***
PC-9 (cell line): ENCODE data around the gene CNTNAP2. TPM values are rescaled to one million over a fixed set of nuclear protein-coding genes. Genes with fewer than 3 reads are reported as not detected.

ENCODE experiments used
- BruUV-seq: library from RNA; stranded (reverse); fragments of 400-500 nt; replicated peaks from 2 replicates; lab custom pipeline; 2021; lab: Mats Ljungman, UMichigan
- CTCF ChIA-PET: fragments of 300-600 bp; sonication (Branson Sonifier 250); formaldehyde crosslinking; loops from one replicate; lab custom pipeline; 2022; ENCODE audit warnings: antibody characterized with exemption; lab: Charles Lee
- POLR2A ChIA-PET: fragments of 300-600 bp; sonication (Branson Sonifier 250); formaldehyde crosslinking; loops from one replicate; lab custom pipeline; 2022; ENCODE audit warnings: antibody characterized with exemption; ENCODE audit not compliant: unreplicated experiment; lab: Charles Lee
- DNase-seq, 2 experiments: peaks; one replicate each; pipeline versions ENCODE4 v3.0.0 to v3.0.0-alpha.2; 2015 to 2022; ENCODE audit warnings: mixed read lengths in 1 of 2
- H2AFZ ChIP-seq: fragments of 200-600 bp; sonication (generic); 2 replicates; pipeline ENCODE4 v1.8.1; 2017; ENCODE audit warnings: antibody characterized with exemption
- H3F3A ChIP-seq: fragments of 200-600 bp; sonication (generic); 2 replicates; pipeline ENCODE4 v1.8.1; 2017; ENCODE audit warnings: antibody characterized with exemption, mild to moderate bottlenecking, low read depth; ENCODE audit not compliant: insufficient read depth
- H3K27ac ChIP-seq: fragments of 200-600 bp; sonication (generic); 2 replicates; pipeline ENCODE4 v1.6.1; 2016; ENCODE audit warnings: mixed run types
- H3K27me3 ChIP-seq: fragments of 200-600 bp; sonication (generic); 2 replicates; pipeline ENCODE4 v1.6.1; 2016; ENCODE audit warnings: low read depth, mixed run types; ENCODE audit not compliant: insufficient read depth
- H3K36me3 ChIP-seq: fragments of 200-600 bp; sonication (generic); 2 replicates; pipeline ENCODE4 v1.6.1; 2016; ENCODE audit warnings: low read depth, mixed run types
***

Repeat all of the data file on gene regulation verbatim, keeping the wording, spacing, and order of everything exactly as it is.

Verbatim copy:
PC-9 (cell line): ENCODE data around the gene CNTNAP2. TPM values are rescaled to one million over a fixed set of nuclear protein-coding genes. Genes with fewer than 3 reads are reported as not detected.

ENCODE experiments used
- BruUV-seq: library from RNA; stranded (reverse); fragments of 400-500 nt; replicated peaks from 2 replicates; lab custom pipeline; 2021; lab: Mats Ljungman, UMichigan
- CTCF ChIA-PET: fragments of 300-600 bp; sonication (Branson Sonifier 250); formaldehyde crosslinking; loops from one replicate; lab custom pipeline; 2022; ENCODE audit warnings: antibody characterized with exemption; lab: Charles Lee
- POLR2A ChIA-PET: fragments of 300-600 bp; sonication (Branson Sonifier 250); formaldehyde crosslinking; loops from one replicate; lab custom pipeline; 2022; ENCODE audit warnings: antibody characterized with exemption; ENCODE audit not compliant: unreplicated experiment; lab: Charles Lee
- DNase-seq, 2 experiments: peaks; one replicate each; pipeline versions ENCODE4 v3.0.0 to v3.0.0-alpha.2; 2015 to 2022; ENCODE audit warnings: mixed read lengths in 1 of 2
- H2AFZ ChIP-seq: fragments of 200-600 bp; sonication (generic); 2 replicates; pipeline ENCODE4 v1.8.1; 2017; ENCODE audit warnings: antibody characterized with exemption
- H3F3A ChIP-seq: fragments of 200-600 bp; sonication (generic); 2 replicates; pipeline ENCODE4 v1.8.1; 2017; ENCODE audit warnings: antibody characterized with exemption, mild to moderate bottlenecking, low read depth; ENCODE audit not compliant: insufficient read depth
- H3K27ac ChIP-seq: fragments of 200-600 bp; sonication (generic); 2 replicates; pipeline ENCODE4 v1.6.1; 2016; ENCODE audit warnings: mixed run types
- H3K27me3 ChIP-seq: fragments of 200-600 bp; sonication (generic); 2 replicates; pipeline ENCODE4 v1.6.1; 2016; ENCODE audit warnings: low read depth, mixed run types; ENCODE audit not compliant: insufficient read depth
- H3K36me3 ChIP-seq: fragments of 200-600 bp; sonication (generic); 2 replicates; pipeline ENCODE4 v1.6.1; 2016; ENCODE audit warnings: low read depth, mixed run types